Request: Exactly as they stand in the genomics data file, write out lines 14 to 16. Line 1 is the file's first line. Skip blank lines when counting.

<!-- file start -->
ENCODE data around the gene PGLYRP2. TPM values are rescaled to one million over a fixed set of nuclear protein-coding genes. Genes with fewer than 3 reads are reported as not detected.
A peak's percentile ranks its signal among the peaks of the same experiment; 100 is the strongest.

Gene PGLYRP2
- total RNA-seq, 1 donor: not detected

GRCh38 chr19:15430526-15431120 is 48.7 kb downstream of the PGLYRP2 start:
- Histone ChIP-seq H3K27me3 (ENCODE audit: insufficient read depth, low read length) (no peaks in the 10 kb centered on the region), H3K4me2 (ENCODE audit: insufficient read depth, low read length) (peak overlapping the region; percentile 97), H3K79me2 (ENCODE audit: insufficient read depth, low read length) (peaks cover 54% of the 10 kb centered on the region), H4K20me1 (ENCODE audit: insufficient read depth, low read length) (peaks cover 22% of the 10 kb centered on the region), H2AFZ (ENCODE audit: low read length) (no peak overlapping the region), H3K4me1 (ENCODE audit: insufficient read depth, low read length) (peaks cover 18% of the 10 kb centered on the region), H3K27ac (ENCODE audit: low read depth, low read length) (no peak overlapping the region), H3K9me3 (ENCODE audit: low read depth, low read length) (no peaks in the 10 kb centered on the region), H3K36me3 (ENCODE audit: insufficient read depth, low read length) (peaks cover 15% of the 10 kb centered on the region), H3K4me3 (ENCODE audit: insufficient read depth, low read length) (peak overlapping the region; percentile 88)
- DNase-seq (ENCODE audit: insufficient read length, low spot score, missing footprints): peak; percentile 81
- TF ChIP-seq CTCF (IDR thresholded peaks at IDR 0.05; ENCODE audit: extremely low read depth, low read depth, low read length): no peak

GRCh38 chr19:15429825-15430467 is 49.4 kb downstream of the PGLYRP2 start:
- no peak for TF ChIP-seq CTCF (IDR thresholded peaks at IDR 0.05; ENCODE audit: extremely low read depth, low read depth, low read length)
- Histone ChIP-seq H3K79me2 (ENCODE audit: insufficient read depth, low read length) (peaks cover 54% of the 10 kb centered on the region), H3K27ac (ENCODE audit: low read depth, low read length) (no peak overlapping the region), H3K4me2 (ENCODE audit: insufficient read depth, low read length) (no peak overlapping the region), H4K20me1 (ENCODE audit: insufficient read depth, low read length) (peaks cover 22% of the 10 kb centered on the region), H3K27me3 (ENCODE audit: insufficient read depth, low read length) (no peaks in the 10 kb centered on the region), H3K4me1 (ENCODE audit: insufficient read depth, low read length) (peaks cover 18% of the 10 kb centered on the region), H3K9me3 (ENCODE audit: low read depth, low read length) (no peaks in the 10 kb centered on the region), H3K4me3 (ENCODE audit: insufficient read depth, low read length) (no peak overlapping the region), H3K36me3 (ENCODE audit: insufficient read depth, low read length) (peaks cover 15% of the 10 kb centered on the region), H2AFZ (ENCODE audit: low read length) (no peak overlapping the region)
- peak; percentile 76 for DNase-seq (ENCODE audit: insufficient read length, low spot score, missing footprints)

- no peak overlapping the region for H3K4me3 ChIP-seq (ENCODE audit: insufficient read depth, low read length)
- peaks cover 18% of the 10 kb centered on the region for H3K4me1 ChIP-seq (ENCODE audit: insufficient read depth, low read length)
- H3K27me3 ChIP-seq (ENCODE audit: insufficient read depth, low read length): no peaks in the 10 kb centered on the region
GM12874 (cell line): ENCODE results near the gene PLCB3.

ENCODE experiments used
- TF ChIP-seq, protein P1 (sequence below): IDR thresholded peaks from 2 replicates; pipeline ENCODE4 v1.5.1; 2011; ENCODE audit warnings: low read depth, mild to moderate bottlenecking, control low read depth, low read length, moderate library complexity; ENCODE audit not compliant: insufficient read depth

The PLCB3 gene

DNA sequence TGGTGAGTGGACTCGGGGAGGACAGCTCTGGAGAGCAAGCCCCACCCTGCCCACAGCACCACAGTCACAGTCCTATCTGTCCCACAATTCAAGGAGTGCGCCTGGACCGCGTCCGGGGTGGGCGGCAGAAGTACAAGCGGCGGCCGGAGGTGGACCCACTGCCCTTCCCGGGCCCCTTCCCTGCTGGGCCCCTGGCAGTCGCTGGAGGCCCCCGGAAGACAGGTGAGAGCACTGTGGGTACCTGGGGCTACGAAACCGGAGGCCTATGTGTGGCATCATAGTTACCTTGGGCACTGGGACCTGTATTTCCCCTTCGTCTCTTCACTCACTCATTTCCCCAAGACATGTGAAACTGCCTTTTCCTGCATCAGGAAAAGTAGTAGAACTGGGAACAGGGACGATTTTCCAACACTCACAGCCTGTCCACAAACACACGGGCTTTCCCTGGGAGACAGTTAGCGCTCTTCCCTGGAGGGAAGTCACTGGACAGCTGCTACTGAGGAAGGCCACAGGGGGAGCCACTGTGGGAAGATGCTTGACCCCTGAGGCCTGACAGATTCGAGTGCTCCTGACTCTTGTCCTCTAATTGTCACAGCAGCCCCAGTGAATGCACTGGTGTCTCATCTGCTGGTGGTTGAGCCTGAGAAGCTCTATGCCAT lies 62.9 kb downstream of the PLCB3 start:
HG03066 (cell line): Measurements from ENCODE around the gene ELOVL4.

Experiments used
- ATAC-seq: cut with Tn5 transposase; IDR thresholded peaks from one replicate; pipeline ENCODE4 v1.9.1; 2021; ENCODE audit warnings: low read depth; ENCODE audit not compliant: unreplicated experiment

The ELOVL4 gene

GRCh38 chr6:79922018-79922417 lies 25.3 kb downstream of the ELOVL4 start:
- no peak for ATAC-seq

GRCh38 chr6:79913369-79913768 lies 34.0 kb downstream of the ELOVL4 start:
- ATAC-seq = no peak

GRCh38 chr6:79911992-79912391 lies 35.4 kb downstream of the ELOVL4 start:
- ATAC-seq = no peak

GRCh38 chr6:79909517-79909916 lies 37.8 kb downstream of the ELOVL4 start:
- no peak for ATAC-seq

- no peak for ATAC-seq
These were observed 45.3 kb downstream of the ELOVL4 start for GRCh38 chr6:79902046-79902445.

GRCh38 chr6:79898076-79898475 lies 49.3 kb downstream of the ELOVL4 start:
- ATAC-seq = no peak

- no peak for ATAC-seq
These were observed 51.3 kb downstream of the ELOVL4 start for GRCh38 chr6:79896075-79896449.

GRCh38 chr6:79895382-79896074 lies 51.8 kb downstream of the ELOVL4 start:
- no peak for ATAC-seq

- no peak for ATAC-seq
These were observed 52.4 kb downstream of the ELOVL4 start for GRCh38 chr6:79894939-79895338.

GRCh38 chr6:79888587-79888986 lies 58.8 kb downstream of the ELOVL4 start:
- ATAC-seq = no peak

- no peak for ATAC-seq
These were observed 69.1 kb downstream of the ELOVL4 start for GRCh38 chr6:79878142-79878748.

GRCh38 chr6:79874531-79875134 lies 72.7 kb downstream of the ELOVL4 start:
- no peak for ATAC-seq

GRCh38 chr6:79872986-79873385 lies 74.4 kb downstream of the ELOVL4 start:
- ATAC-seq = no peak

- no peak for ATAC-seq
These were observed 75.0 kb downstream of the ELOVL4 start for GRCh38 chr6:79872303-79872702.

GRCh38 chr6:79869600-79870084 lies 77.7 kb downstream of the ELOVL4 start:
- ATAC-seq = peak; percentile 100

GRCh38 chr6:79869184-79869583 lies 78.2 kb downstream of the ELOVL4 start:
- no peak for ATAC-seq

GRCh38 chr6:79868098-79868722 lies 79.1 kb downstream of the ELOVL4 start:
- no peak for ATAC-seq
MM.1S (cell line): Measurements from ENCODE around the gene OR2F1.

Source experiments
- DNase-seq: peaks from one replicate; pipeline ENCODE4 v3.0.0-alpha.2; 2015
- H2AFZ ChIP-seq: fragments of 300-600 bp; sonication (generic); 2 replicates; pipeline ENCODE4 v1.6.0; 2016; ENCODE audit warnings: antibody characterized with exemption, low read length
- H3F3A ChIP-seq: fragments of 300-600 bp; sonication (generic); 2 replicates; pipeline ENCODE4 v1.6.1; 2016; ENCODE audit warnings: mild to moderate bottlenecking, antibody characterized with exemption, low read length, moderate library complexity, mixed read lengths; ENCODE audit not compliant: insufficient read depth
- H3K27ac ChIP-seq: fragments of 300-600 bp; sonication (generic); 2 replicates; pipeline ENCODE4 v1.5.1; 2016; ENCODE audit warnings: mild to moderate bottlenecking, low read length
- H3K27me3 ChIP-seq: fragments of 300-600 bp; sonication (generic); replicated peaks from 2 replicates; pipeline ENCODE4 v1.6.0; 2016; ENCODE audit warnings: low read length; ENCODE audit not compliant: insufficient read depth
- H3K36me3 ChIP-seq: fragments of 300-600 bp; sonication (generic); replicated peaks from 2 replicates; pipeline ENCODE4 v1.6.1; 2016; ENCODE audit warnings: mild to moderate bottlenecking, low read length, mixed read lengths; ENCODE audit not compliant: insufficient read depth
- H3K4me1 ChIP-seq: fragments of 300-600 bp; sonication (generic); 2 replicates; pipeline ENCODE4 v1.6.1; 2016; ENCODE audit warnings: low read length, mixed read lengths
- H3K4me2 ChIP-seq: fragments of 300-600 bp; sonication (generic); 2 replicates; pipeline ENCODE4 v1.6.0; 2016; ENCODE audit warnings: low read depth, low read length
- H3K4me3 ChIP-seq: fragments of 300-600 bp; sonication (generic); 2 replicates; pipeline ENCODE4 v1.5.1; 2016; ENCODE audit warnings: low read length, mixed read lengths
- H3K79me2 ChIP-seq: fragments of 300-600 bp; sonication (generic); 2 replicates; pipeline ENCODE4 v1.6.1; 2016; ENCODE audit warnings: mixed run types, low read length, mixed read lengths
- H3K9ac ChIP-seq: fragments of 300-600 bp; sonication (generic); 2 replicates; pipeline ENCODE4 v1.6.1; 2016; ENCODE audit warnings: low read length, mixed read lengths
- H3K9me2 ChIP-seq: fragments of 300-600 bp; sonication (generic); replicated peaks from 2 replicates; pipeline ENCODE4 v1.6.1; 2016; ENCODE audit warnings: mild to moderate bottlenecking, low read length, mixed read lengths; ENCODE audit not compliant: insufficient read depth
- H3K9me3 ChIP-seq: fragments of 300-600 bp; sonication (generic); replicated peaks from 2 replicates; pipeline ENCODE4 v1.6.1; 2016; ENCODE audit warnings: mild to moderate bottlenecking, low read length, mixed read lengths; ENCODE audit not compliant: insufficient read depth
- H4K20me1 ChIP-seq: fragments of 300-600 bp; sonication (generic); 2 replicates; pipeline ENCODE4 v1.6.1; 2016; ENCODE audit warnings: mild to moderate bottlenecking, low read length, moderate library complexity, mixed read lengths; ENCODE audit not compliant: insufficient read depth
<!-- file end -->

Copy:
- peaks cover 18% of the 10 kb centered on the region for H3K4me1 ChIP-seq (ENCODE audit: insufficient read depth, low read length)
- H3K27me3 ChIP-seq (ENCODE audit: insufficient read depth, low read length): no peaks in the 10 kb centered on the region
GM12874 (cell line): ENCODE results near the gene PLCB3.